ARRMC sees a winter spike in CLABSIs
A recent run of central line infections at ARRMC has Asante team’s reviewing process. The organisms cultured from these patient infections range from those associated with skin and mucosa (like Staphylococcus epidermidis), to those associated with the gut or oral microbiota (Prevotella buccae, Escherichia coli), and those more widely distributed in the environment (Burkholderia, Acinetobacter, Rhodotorula rubra). The breadth of organisms identified indicates we have opportunity to prevent transmission of contaminates to our patients as a whole.
Organisms like Stenotrophomonas and Chryseobacterium are naturally occurring and water-associated. Although they usually don’t cause human illness, they represent opportunistic pathogens that pose the greatest risk to our most vulnerable patients — the immunocompromised and our sickest patients in critical care.
The best defense against waterborne organisms is to keep tap water away from direct or indirect contact with our patients. The most common routes of transmission are:
- Use of tap water for patient care, including rinsing or cleaning of equipment or oral hygiene.
- Splashes or aerosols onto the patient, such as through breaches in skin, including open wounds or lines.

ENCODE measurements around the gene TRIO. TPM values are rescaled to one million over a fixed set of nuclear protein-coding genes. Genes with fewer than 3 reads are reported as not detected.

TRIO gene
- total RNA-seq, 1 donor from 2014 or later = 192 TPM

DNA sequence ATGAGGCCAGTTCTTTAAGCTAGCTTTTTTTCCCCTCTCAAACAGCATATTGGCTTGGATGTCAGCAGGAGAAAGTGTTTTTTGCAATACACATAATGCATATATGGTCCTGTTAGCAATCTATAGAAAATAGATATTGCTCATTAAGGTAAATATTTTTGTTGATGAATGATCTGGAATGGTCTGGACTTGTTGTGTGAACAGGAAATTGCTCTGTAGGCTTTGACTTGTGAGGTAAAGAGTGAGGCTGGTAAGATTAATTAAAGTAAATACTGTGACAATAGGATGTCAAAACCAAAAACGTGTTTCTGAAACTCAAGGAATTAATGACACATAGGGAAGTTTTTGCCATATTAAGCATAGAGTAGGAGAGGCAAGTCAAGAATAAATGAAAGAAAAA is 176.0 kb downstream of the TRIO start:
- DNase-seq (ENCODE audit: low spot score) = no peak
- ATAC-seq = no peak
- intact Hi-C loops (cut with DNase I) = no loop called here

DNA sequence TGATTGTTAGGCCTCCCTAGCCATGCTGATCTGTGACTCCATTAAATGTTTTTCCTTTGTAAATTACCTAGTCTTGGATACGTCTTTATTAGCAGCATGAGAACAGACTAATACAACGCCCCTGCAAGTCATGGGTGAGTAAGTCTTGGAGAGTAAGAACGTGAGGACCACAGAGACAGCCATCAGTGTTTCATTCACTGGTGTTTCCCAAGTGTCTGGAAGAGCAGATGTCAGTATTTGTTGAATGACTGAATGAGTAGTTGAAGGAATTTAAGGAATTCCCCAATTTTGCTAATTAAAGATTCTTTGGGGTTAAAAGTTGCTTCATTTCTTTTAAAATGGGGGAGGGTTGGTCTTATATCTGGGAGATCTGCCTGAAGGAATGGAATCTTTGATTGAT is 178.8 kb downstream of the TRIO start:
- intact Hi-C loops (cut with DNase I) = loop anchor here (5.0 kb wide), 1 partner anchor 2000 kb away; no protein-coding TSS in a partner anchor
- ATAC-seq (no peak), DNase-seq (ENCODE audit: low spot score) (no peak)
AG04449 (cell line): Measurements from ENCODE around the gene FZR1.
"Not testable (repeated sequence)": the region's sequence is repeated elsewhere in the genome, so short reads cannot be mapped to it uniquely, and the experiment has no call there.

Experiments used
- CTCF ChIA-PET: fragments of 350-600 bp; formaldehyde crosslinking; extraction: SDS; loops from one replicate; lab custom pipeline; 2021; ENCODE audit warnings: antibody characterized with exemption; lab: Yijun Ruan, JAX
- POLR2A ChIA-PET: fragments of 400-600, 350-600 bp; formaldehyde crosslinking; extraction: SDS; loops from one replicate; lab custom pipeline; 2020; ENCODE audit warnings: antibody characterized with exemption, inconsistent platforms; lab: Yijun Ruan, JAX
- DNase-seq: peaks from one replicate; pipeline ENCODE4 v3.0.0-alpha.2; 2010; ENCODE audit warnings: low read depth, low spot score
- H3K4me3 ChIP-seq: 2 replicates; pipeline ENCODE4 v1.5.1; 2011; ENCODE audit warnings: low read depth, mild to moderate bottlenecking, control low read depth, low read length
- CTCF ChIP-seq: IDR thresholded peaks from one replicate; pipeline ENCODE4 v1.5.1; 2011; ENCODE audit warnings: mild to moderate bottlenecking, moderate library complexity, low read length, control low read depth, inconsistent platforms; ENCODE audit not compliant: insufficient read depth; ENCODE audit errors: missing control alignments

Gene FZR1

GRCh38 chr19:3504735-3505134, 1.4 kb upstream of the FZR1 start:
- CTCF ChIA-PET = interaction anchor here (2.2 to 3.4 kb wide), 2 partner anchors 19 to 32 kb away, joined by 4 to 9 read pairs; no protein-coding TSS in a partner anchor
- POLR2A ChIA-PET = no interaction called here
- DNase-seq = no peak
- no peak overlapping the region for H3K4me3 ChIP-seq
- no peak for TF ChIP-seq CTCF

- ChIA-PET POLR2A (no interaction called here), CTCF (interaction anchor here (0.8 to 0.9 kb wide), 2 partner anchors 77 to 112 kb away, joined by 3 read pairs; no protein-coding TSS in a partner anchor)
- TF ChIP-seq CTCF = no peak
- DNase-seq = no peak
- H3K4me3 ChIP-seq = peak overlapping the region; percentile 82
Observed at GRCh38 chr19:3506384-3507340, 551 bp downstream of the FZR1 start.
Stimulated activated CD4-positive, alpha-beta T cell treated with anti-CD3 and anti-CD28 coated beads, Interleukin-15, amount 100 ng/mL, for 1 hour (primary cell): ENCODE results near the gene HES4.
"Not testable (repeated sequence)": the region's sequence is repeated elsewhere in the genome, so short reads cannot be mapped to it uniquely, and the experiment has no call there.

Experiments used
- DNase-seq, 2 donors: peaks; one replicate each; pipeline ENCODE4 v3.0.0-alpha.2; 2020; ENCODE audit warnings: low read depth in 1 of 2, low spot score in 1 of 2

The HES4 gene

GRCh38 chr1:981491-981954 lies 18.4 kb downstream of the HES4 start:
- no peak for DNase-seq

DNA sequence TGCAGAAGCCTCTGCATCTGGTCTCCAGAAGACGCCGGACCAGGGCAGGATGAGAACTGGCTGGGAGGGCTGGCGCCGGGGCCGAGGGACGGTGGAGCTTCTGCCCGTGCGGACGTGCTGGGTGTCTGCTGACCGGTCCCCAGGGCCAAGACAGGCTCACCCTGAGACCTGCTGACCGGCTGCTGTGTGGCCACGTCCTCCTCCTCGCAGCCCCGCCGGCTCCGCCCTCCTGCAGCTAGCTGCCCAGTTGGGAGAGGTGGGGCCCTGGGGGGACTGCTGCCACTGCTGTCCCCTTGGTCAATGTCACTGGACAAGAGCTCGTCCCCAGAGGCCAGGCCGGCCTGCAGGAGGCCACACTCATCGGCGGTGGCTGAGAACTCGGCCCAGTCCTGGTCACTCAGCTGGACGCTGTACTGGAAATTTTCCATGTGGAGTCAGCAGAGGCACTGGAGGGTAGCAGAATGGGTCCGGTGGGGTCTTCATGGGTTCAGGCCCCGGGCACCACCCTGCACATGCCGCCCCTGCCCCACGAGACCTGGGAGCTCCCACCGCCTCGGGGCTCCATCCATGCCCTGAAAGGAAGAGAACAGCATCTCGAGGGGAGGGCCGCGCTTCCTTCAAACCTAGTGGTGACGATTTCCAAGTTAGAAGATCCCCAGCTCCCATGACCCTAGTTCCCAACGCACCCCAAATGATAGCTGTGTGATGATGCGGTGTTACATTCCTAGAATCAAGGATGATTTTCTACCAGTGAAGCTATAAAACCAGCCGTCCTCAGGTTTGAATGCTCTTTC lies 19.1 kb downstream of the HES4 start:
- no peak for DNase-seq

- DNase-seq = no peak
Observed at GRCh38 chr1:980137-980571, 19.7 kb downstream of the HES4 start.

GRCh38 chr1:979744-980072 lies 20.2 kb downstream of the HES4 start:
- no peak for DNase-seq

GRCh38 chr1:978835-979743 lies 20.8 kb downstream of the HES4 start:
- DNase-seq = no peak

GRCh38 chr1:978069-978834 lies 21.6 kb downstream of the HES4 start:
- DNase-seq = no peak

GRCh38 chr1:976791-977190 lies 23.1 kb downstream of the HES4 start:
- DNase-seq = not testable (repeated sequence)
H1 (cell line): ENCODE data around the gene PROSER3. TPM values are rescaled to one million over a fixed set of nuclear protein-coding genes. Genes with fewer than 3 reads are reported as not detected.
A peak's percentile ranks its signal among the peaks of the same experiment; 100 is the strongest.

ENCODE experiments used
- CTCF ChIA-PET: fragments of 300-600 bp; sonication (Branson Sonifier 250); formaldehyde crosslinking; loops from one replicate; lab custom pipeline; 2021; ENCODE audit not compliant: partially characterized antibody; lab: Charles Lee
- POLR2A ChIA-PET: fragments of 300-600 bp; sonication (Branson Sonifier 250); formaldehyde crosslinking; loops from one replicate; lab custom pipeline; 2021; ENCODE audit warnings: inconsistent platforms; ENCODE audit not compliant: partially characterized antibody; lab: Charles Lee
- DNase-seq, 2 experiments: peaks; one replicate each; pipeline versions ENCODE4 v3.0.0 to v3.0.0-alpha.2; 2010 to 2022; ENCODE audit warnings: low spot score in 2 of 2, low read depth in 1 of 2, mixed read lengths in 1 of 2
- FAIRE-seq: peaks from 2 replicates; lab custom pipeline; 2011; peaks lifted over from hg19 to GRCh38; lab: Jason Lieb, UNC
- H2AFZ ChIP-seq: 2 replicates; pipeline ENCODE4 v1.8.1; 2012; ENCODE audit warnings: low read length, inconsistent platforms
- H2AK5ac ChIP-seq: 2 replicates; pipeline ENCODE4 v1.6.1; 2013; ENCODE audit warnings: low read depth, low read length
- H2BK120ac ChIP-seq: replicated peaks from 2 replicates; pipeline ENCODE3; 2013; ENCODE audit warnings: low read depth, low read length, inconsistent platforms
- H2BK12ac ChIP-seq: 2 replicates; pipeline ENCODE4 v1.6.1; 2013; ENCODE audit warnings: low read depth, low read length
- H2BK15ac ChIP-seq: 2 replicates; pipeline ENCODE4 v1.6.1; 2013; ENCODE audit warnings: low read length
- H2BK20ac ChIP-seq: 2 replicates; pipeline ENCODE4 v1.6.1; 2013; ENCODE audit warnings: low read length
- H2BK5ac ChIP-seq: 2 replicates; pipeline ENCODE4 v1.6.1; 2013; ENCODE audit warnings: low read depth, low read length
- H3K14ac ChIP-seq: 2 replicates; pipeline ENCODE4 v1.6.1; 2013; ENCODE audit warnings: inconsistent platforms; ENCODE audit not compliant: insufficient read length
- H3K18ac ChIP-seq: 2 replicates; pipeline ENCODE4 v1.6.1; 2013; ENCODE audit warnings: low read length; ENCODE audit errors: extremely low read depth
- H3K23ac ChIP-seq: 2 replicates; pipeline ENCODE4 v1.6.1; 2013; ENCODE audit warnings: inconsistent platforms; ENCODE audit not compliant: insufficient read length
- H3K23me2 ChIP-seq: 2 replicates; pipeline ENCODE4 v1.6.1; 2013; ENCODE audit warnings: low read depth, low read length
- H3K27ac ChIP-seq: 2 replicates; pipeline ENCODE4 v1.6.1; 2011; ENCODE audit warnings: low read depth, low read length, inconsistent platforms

- Contaminated supplies or equipment from splashes, aerosols or contact with contaminated surfaces.
These types of infections are not limited to hospitalized patients. We also see instances of community- acquired infections, with positive cultures returned as the time of admission. This means there isn’t something unique per se about the hospital setting as a source of infection. It’s the standard precautions (hand hygiene, hand hygiene, hand hygiene) and aseptic technique that is so critical for preventing these organisms from reaching our patients when they are at their most vulnerable.
This is the not the first time we have seen upticks in these types of infections. Speaking with now retired infection preventionists, Asante opted to increase isolation guidelines for Stenotrophomonas from standard to contact precautions many years ago in response to an increase of infections observed in ventilated patients. Burkholderia infections were previously linked to rinsing nebulizer equipment with tap water.
For a table of best practices to prevent infections, click here.
Teams are diligently focusing on changing course for these infections. Thank you for helping to keep our patients and our community safe.
If you need answers for a personal work matter, please contact the author or department directly instead of leaving a comment.